Whether you can tell it or not, the debt crisis throughout the Western world is as bad as ever.
You might not believe it – but you can hardly be blamed. Human beings suffer chronically from a condition known as ‘normalcy bias.’
Put simply, it means that we become accustomed to all different types of conditions pretty quickly – so that even a situation that should be taken seriously (like a Pan-Euro-American debt crisis, for instance) can soon seem like normalcy.
But pretend for a second that you’re reading about this debt crisis for the first time – and take a look at the following headlines from serious, mainstream media outlets.
The Financial Times, July 31, 2012
“As austerity measures deepen in Spain, there are fears they are ripping apart the country's social fabric”
We’re seeing increasingly larger riots and protests throughout Spain – and Europe – as the Spanish state struggles to continue the endless pipeline of money for nothing.
We’re not talking about some backwater African or Asian country. We’re talking about the 12th-largest economy in the world. If Spain’s “social fabric” can be torn, it should be a sign that our society may be in trouble as well.
The Wall Street Journal, July 31, 2012
“Greece Pushes for Extension on Bailout”
Oh – did you think Greece was out of the news? No. Greece, yet again, needs more bailouts.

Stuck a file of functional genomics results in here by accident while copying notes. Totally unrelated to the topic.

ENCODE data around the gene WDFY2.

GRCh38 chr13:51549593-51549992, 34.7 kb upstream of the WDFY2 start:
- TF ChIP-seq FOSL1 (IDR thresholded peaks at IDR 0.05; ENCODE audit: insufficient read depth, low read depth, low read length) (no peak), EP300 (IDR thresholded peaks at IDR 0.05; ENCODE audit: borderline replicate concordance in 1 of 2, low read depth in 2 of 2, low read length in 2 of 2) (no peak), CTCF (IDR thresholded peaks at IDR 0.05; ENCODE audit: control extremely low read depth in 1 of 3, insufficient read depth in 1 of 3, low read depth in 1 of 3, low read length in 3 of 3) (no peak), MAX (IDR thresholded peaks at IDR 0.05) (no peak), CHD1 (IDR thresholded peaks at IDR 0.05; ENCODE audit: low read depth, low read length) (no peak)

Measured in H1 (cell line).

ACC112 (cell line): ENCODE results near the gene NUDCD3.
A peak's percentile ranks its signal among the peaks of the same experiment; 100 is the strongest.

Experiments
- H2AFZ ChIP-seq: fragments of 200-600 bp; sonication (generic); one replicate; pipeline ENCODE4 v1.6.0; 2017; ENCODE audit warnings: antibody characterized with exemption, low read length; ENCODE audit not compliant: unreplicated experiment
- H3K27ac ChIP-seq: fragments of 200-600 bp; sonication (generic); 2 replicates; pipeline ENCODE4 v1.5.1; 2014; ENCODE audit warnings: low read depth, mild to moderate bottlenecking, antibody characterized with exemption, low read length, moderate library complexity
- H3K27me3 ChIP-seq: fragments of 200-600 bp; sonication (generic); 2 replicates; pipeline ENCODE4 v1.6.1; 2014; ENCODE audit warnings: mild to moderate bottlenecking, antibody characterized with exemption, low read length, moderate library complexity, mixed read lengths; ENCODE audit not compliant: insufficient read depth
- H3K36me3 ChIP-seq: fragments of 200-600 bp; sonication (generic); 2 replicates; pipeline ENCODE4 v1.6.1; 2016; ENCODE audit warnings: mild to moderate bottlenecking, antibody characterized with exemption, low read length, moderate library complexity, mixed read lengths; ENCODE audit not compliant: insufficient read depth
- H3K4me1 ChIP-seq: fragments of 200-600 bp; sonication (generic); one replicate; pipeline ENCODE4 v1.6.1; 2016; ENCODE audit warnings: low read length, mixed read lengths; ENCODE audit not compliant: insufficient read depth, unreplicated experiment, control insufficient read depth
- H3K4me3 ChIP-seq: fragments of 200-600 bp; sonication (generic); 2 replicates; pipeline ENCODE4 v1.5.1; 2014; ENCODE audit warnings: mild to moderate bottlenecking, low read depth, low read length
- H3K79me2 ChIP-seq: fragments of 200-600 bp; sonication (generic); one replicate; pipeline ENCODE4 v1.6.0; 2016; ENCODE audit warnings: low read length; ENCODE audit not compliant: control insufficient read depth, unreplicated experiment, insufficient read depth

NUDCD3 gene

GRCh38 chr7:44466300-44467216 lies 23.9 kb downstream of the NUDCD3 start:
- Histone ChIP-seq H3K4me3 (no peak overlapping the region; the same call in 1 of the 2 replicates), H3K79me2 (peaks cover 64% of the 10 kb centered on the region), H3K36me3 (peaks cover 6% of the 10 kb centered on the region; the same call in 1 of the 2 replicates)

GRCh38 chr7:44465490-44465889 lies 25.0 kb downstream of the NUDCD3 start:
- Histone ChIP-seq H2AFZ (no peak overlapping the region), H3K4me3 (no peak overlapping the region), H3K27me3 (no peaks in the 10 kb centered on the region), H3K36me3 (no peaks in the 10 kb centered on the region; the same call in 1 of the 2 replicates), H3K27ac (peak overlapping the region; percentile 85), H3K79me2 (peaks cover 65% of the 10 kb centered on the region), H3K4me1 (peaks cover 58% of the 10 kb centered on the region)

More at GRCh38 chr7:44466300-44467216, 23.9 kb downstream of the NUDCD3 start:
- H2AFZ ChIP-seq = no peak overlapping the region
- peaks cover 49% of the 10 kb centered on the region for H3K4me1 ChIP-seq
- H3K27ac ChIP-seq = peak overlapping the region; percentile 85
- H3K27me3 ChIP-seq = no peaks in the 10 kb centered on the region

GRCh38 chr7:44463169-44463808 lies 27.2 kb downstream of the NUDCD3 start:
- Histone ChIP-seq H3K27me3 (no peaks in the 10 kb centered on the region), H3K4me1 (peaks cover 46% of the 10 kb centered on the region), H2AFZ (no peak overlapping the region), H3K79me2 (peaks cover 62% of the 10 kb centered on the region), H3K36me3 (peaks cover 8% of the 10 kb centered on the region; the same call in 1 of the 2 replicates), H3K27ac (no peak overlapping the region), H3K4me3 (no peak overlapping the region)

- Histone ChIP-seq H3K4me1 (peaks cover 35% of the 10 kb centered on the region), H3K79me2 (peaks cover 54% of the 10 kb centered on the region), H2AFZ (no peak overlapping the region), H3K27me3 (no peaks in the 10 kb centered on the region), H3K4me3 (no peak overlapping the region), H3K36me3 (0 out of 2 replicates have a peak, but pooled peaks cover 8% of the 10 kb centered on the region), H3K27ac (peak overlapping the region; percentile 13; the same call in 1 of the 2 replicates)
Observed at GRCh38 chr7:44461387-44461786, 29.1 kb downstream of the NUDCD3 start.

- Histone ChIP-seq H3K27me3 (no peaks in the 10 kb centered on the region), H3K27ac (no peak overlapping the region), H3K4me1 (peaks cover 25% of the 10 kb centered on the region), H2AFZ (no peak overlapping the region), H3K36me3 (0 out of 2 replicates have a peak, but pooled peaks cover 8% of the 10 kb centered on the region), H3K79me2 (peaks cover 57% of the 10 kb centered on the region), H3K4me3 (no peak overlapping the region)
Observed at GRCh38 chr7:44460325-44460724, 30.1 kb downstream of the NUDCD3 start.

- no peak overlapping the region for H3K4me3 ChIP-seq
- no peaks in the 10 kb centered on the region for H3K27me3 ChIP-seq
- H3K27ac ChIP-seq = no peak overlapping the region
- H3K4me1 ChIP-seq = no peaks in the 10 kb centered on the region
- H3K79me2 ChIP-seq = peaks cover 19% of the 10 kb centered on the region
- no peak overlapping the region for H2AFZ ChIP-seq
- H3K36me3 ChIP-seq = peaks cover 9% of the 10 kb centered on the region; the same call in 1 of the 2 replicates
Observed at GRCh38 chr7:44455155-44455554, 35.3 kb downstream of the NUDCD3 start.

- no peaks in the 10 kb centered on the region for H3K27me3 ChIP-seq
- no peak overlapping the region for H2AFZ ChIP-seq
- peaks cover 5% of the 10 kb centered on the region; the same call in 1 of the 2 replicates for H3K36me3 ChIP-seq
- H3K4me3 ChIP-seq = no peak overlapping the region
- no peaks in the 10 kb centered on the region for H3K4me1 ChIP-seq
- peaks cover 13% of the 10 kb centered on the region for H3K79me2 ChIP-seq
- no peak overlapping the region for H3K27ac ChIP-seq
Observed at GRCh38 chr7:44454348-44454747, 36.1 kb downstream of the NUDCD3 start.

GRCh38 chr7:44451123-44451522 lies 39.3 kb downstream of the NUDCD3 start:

I don’t know why anyone would be surprised though. The new normal world we live in is a world where Greece needs to get bailed out every couple months. Why? Because nothing has changed. Greece is still running a deficit, they’re still a part of an untenable currency union, and they’re still broke.
Can these bailouts go on forever? Of course not. What will put an abrupt end to these bailouts is another crisis that will dwarf this current crisis. Then, the bailouts will stop, and Greeks (and other Europeans) will learn true austerity.
The Washington Post, July 31, 2012
“The deep federal spending cuts scheduled to take effect at the start of next year may trigger dismissal notices for tens of thousands of employees of government contractors”
If the other two headlines didn’t get your attention, I hope this third one does.
We are, at most, 18 months behind Europe when it comes to this crisis. And it looks like some of our own “austerity” measures will be on the doorstep sooner rather than later.
What will happen in this country when tens of thousands of Americans lose their jobs overnight?
I don’t know – but my point isn’t to scare you. My point is that it IS a big deal when Spain’s social fabric is in danger, and when Greece can’t survive without endless rounds of bailouts.
It’s not normal, and it’s not sustainable.
The world can bail out Spain and Greece. Maybe Italy. But what about the United States? Who will bail out the world’s largest economy?
Who will be the safety net when the world’s safety net tears?